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Yale junior guard Gabby Nelson reflects on homecoming trip, victory over TCU

Editor’s note: Yale junior guard Gabby Nelson is a from Hurst, Tex. Nelson played in a homecoming game for her as the Elis upset TCU on the road 82-72 last Monday, starting her first game ever for the Elis and posting a career scoring high with six points. (Yale is off to a 3-1 start this season.) Nelson agreed to reflect on the trip out west this past week for Ivy Hoops Online’s Richard Kent.

This past week, Yale Women’s Basketball traveled to play two fierce Big 12 opponents: Kansas and TCU. This trip served as an opportunity to bring three players back home and to play very high-level basketball.

We started off the six-day trip flying into Kansas City and going directly to the men’s game against South Dakota State. The atmosphere in Allen Fieldhouse was something I have never experienced firsthand. Even though the women’s game did not receive as much attention, it was still a once in a lifetime experience to play on such an iconic court. As for the game against Kansas, we wish we had another shot at them. We were the better team, but small mistakes and mental errors down the stretch were our undoing. Kansas did not beat us; we beat ourselves. Despite the disappointing loss, I think it was a learning experience that will help us throughout the season.

The Kansas trip was also special because it gave us the opportunity to bring home the one and only Jessica Steffen. We had the opportunity to hang out with her wonderful friends and family. The love and pride everyone had for Jessica and her accomplishments speaks volumes about her character and dedication that she brings every day.

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Yale’s Jordan Bruner out for season, Makai Mason to miss up to two months

As first reported by NBC Sports, Yale has lost sophomore forward Jordan Bruner and Yale senior guard Makai Mason to injury, Bruner for the entire season and Mason for up to two months.

Mason is reportedly dealing with a stress fracture in his right foot, the same foot that was broken in a scrimmage against Boston University before the start of the 2016-17 campaign, causing him to miss the entire season.

Mason was wearing a device in his shoe to take pressure off the area that he hurt last year, the New Haven Register reported, adding that he likely wound up putting more pressure on the rest of his foot, where he developed the stress fracture.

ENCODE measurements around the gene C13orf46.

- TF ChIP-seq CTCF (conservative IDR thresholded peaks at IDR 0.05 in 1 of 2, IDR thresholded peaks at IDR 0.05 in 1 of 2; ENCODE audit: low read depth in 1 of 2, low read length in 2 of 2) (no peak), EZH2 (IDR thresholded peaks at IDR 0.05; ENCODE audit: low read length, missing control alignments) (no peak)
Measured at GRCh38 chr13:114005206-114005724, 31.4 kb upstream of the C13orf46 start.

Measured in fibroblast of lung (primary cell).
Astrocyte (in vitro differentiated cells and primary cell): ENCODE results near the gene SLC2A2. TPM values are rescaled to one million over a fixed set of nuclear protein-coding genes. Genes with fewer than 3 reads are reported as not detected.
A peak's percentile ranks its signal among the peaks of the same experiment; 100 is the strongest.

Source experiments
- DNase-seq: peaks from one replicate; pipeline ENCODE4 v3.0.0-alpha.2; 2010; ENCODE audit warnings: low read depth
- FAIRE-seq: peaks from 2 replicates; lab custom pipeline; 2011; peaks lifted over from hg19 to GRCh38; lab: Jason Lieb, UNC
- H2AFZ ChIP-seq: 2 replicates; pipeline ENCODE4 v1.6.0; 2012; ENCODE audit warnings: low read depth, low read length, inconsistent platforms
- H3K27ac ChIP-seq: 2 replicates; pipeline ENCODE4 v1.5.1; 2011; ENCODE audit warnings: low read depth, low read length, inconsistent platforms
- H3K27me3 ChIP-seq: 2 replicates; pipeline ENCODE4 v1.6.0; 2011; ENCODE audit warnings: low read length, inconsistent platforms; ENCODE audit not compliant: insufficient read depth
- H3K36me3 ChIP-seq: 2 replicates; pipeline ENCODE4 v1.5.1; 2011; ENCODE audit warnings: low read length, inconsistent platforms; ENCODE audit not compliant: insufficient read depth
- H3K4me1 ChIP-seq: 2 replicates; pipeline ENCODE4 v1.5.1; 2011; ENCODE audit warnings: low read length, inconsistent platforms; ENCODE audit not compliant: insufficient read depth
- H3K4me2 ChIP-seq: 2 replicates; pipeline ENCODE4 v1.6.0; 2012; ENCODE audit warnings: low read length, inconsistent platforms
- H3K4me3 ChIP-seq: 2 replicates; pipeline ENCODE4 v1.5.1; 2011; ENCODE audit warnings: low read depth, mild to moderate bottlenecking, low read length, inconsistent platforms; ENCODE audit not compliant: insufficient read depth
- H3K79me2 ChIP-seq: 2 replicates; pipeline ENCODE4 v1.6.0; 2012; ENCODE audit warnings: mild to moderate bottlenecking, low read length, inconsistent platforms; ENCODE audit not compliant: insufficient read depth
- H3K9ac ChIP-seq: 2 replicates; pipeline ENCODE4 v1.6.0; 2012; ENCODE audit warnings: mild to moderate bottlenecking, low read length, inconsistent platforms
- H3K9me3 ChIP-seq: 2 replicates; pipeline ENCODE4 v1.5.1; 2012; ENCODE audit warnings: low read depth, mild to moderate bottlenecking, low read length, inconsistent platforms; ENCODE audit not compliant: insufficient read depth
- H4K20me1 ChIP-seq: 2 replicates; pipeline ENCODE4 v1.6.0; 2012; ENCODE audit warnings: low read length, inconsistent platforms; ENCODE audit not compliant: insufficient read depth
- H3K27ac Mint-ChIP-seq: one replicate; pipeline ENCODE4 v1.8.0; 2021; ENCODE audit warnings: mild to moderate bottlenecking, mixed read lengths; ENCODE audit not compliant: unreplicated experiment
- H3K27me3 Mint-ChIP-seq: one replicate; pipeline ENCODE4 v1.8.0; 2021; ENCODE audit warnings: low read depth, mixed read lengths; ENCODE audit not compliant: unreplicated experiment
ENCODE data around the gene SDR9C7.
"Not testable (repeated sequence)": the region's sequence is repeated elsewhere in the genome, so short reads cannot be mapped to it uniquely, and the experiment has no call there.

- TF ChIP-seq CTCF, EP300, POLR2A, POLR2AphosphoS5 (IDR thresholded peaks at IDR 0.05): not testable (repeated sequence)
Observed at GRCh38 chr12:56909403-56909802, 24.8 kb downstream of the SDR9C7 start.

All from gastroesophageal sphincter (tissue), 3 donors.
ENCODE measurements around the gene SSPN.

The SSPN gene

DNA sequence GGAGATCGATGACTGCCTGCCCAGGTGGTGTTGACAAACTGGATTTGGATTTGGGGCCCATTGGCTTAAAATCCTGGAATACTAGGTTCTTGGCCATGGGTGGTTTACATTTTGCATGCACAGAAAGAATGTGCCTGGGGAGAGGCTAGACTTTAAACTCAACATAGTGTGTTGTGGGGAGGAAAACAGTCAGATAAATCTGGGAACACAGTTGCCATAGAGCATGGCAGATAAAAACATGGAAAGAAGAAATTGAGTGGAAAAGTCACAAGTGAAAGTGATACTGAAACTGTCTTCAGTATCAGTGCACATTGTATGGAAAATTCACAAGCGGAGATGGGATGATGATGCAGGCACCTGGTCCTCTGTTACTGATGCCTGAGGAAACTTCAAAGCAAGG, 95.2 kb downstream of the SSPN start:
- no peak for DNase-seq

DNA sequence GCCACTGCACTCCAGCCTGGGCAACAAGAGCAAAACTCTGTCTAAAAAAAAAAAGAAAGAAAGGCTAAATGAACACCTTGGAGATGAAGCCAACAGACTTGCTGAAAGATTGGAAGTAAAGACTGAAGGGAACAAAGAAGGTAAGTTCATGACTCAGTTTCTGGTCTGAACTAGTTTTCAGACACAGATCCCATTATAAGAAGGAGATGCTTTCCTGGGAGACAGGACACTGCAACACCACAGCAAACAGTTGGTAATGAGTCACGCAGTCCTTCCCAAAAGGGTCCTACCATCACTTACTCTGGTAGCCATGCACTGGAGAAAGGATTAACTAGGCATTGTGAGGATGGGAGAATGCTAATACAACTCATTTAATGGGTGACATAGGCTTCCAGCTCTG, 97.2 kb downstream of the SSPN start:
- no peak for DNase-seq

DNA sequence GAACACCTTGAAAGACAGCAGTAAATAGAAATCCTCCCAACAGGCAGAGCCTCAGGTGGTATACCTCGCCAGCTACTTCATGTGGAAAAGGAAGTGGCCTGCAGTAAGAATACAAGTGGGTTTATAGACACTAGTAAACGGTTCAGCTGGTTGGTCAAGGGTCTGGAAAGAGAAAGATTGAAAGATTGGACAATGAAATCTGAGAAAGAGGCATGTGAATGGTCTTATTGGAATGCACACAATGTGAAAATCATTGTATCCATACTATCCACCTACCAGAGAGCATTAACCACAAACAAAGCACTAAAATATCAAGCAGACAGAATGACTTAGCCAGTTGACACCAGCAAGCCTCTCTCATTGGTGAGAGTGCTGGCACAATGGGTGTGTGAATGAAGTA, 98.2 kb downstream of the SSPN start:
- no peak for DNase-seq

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Paul Atkinson well-positioned to make a difference in Yale’s frontcourt

Sam Downey was a force underneath for Yale last season, finely tuning his post moves were finally tuned and helping the Elis reach the Ivy League Tournament championship game at The Palestra.
The Elis return a strong group of guards in Makai Mason, Trey Phills, Alex Copeland and Miye Oni, which puts them at the top of the conference in terms of Ancient Eight backcourts. But how to replace Downey?

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Blue Madness insights from Yale coach James Jones

Yale’s Blue Madness scrimmage on Thursday night was a fun and loose affair for both the men’s and women’s basketball teams.  Unlike the Cornell Red-White Scrimmage earlier in the week, there was little chance for anyone to get injured.

After introductions of both squads, the two teams held a three-point shooting contest, with Blake Reynolds defeating Jen Berkowitz in the finals.  In the slam dunk contest, Trey Phills captured his second team title, defeating Jordan Bruner in the finals with a 360-degree jam.

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Yale to start 2017-18 season with a bang, won’t finish with a whimper

Defense and offensive rebounding have been the calling cards for Yale head basketball coach James Jones ever since his arrival in New Haven in 1999. Right now, he sits as the dean of Ivy basketball coaches, the winningest Yale coach in history and the only Yale coach to guide the Elis to an NCAA win, a victory over favored Baylor in Providence in 2016.

Last year, Yale finished at 18-11 and 9-5 in the Ivies and just a game away from another NCAA tourney. In the first season of the Ivy postseason tourney, the Elis won a thrilling game over Harvard before falling by 12 to Princeton at the Palestra as the Tigers capped a 16-0 run through Ivy competition.